The maker's stamp is "Jeffrey R. Brackett," along with the word "Boston." Brackett is well documented, identified as working as a silvers...
It has a flat surface, with slightly beveled edges, and rounded ends that taper from 1 1/4" across at the wide end to 1/2" at the narrow end.
Otherwise plain, it has a flourishing, Art Nouveau style "JA" monogram." The style of this suggests a date circa 1900.
It is in very good condit...
Price per piece, two available.
Sold to Towle and Jones in 1860, Moulton's business formed the bedrock of the firm that eventually became Towle Silversmiths.
That Joseph was a capable craftsman is unequivoc...
English in origin, some makers specialized in this form, and that is the case with this example made by John Bettridge of Birmingham in 1820. A web sear...
Price per piece, three available.
It is clearly stamped with a castle for Edinburgh, a thistle for sterling, a date letter W for 1828, and a bust duty mark. The maker's initials are "JH," for John Hay whose dates correspond with this.
The handle features a "Kings" pattern on the front, and a plain backside with a thumb drop on the heel of the bowl.
There is a script "G" monogram.
It is in exceptionally fine ...
It is an 8 1/4" long, approximately 1.9 T. oz., berry spoon made by Joseph Seymour.
The pattern is "Duchess," which dates from 1877. It reflects the Moresque and renaissance revival sensibilities of its period, having a dense, tapestry-like design set against a finely lined background that lends it a parchment look. There is...
The pattern is "Wreath" introduced in 1854 by Joseph Seymour. The retailer is identified on the backside and was "C.S. Durfee" who operated as a jeweler in the above two referenced cities, likely starting in the 1860s.
Featuring draped leav...
The company was known for its outstanding Art Nouveau designs in both silver and jewelry, and this follows in that mode. The motif incorporates flanking violet blossoms embossed on front and back sides of the lid, with trailing, wispy leaves framing central reserve a...
Priced as a Pair.
According to the identifications offered in the "Encylopedia of American Silver Manufacturers," the style of the "S. Kirk & Son" mark, along with the word "Sterling," was used 1925-32, indicating these have considerable age.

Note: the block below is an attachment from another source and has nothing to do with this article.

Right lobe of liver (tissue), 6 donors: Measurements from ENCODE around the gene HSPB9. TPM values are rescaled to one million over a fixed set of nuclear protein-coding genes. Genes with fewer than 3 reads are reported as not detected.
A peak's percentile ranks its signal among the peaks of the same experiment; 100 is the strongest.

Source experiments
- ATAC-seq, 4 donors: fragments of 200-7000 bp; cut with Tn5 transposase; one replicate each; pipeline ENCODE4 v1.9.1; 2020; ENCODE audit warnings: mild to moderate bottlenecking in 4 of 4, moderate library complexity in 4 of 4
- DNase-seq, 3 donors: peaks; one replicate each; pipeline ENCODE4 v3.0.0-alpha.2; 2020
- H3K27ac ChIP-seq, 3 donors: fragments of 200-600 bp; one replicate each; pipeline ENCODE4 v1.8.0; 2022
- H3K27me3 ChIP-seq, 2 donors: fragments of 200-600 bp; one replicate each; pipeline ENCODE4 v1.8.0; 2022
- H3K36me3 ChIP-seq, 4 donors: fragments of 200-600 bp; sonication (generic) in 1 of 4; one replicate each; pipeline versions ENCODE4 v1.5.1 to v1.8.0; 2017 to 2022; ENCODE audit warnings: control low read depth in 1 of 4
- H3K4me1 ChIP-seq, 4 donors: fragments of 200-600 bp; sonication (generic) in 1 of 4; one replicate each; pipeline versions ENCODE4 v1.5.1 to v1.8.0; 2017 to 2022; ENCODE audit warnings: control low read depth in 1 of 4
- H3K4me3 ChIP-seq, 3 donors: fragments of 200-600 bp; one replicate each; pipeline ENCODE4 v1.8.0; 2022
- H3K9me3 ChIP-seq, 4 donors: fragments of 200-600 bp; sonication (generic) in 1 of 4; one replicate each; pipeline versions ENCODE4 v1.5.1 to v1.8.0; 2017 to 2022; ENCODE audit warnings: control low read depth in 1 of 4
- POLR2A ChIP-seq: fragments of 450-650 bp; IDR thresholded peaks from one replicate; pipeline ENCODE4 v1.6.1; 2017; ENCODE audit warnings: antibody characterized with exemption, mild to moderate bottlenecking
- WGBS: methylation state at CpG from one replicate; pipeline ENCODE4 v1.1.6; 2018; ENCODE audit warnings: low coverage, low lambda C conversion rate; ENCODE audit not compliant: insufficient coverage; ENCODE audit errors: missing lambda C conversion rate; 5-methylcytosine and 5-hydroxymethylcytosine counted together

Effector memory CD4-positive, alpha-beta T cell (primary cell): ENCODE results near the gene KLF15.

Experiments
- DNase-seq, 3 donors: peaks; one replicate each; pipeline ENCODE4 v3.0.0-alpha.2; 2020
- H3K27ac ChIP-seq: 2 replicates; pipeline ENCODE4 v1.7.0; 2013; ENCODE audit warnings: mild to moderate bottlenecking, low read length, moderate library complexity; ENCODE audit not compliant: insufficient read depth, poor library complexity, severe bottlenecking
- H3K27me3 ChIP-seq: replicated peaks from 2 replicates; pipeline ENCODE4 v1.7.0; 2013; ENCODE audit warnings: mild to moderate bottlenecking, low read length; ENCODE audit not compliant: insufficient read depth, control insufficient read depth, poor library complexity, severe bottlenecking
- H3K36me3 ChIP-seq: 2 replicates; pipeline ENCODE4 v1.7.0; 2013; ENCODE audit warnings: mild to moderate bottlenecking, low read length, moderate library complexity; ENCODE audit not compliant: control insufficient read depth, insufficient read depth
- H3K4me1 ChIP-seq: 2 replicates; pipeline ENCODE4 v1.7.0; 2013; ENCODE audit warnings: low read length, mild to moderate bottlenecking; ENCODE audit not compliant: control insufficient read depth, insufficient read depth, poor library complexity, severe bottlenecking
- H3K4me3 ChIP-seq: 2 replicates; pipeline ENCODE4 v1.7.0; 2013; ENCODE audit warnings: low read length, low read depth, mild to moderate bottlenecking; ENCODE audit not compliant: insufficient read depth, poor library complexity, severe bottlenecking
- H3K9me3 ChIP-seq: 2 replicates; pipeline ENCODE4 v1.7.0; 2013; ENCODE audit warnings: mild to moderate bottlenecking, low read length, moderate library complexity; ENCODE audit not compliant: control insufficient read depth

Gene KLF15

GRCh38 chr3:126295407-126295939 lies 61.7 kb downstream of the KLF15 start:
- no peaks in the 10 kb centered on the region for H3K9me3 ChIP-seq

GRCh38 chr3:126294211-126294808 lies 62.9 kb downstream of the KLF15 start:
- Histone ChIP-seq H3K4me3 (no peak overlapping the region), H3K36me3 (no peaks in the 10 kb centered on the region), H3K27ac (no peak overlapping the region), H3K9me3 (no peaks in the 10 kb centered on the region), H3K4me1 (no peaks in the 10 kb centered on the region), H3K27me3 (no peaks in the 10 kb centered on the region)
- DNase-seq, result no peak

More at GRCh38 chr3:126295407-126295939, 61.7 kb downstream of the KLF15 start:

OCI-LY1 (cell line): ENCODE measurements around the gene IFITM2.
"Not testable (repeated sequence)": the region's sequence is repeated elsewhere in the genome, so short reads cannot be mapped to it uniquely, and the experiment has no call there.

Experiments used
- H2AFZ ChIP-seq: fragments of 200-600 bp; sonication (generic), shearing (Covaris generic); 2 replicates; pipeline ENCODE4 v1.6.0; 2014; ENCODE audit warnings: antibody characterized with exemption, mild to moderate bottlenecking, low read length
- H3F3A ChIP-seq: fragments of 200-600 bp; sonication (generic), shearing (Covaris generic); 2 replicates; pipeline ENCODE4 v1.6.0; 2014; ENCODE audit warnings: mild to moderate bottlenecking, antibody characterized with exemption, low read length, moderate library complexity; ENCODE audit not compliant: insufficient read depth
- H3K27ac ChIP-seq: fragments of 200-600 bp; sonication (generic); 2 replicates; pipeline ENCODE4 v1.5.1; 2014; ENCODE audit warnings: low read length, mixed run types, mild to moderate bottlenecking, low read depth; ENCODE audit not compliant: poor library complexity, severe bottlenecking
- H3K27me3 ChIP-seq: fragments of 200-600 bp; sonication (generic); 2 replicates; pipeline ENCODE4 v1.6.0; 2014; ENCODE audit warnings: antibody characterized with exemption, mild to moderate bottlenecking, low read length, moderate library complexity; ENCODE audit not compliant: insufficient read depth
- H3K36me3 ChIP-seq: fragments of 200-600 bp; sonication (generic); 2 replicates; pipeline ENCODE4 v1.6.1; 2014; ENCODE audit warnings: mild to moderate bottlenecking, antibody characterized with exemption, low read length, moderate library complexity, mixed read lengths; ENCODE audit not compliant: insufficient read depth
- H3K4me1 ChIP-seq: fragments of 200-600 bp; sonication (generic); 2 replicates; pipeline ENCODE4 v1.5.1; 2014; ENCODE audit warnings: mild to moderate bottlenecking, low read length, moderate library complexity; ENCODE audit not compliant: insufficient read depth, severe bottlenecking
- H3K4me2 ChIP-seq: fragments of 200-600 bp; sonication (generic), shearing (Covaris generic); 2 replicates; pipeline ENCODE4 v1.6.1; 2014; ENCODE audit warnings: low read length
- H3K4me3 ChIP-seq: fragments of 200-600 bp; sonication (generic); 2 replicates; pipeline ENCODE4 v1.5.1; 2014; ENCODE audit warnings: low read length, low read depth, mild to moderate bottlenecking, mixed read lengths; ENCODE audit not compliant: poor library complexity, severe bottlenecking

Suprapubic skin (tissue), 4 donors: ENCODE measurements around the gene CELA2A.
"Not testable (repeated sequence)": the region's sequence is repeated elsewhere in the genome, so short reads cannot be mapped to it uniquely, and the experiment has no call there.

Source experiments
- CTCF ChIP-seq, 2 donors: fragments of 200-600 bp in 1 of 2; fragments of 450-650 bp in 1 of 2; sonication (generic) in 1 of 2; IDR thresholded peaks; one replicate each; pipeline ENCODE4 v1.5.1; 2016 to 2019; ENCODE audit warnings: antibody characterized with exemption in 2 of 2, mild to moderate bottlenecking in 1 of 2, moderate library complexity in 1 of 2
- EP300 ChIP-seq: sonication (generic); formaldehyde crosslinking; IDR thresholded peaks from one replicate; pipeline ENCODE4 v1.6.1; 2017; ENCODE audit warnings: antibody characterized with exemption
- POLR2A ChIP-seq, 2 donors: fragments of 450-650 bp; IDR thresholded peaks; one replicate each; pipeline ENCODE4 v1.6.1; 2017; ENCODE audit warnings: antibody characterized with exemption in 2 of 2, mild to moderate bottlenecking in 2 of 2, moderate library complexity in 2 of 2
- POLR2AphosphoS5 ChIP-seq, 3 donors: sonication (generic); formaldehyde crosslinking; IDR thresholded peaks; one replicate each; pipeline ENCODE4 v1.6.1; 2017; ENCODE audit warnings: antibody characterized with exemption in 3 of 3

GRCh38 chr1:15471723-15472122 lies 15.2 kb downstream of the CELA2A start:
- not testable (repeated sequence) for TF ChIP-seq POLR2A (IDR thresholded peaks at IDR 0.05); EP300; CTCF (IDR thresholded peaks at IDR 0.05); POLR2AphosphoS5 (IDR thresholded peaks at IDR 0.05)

The footed, open salt stands 1 13/16" tall on a base that is 1 3/4" in diameter, and has a top opening that measures 2 5/8" across....
This piece is a 7" long, 3 1/2" at the widest, 4" to the highest point at the top of the handle, 8.1 T. oz., gravy or sauce boat.
It is stamped "S. Kirk & Co," "925/1000," and "7" on the underside. Rainwater indicates this particular mark was used on holloware 1903-07.
Judging from other examples of repousse gravy boats showing on the internet, Kirk produced numerous v...
It is lone coffee pot made imprinted on the underside "S. Kirk & Son," "Sterling," model number "184 A F," and "Hand Decorated."
It is a "Half Chased" Repousse, meaning there is a plain area on the upper and lower portions of the main part of the body.
There is a script "FFM" in the open area at the top of the body, just below the lid.
Price per set of six. Two extra pieces available.
These examples are stamped "S.Kirk & Son," which was used beginning in 1932 until 1961 according to one reference and until 1979 according to another.
They are cream soup spoons, measuring 6 1/8" long. There are 14 of these, all matching, with the same script "ELS" monogram on the backside. They all weigh between 1.2 and 1.3 T. oz., with one exception which is extra weight at 1.5 T. oz.
The pattern is "Alameda" aka "Ivy." It strongly resembles Gorham's "Corinthian" of the same c. 1870 date, but with the addition of a spray of raised ivy leaves and berries set against a stippled ground.
The bowl has a central rib and something of a pie crust border....
This mug is stamped with the "crossed K & B" symbol for the "Krider & Biddle" partnership, along with the model number "433."
There has been some difference of opinion about the exact dates of this pairing. The most recent, and likely most reliable, scholarship on Philadelphia silversmiths has been offered in a volume by Catherine Hol...
It has a 4 5/8" by 3" at the widest, blade with raised shoulders that have flange shoulders with scalloped edges.
The handle has a fan shaped end. It and the blade are extensively engraved in a stylized design that suggests a dating circa 1870.
The backside is plain save for the imprinted word "Sterling," without a maker's or retailer's identification.
It appears barely ever to have been u...
The handle has a period "Bead" pattern front, and curiously a "Thread" pattern on the reverse. There is a fancy, feathered script "CAC" monogram on the obverse, and what appears to be a "CAP" monogram on the reverse. Such details always raise the question of whe...
Dating circa 1880, it has a slightly upturned, round end handle and a large, 5" by 3 1/16" at the widest, teardrop shaped serving end.
The entire front surface is extensively bright cut with wriggle work and hatched detailing. The theme of this is vegetative, expressed with an Aesthetic sensibility.
The imagery on the handle is largely leaves with two sma...